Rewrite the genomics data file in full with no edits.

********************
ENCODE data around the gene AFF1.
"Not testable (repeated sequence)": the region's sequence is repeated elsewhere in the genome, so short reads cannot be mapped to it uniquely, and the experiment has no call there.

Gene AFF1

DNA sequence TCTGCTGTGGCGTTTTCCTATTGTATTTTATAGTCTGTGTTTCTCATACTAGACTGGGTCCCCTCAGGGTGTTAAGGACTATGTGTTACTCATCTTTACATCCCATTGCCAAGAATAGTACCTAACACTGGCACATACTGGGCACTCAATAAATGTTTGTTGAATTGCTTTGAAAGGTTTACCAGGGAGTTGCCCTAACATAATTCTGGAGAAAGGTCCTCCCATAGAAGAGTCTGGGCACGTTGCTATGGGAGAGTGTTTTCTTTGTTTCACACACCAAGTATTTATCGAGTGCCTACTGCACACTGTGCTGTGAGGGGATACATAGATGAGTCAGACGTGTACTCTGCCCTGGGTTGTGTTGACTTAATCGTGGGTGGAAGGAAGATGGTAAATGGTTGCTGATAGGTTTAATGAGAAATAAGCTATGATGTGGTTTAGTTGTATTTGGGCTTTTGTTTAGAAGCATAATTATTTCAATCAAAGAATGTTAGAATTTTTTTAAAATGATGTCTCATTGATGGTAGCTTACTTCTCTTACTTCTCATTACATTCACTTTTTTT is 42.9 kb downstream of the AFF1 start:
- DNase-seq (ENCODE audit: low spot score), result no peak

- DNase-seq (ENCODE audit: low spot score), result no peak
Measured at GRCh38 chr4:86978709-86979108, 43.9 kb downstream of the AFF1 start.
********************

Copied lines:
ENCODE data around the gene AFF1.
"Not testable (repeated sequence)": the region's sequence is repeated elsewhere in the genome, so short reads cannot be mapped to it uniquely, and the experiment has no call there.

Gene AFF1

DNA sequence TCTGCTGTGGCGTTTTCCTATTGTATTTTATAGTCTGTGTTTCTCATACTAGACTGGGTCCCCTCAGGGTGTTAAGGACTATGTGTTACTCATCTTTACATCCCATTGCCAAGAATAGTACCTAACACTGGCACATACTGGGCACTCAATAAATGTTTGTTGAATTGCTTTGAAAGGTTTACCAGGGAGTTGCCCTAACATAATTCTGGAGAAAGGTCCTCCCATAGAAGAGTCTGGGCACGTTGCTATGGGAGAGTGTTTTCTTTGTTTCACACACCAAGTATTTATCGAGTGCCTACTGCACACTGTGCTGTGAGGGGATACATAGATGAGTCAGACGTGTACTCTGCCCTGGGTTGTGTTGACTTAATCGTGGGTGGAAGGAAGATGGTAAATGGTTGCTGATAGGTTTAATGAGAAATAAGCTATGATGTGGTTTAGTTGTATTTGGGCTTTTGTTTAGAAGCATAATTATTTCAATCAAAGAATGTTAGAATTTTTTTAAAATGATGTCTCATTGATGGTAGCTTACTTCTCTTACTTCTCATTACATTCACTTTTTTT is 42.9 kb downstream of the AFF1 start:
- DNase-seq (ENCODE audit: low spot score), result no peak

- DNase-seq (ENCODE audit: low spot score), result no peak
Measured at GRCh38 chr4:86978709-86979108, 43.9 kb downstream of the AFF1 start.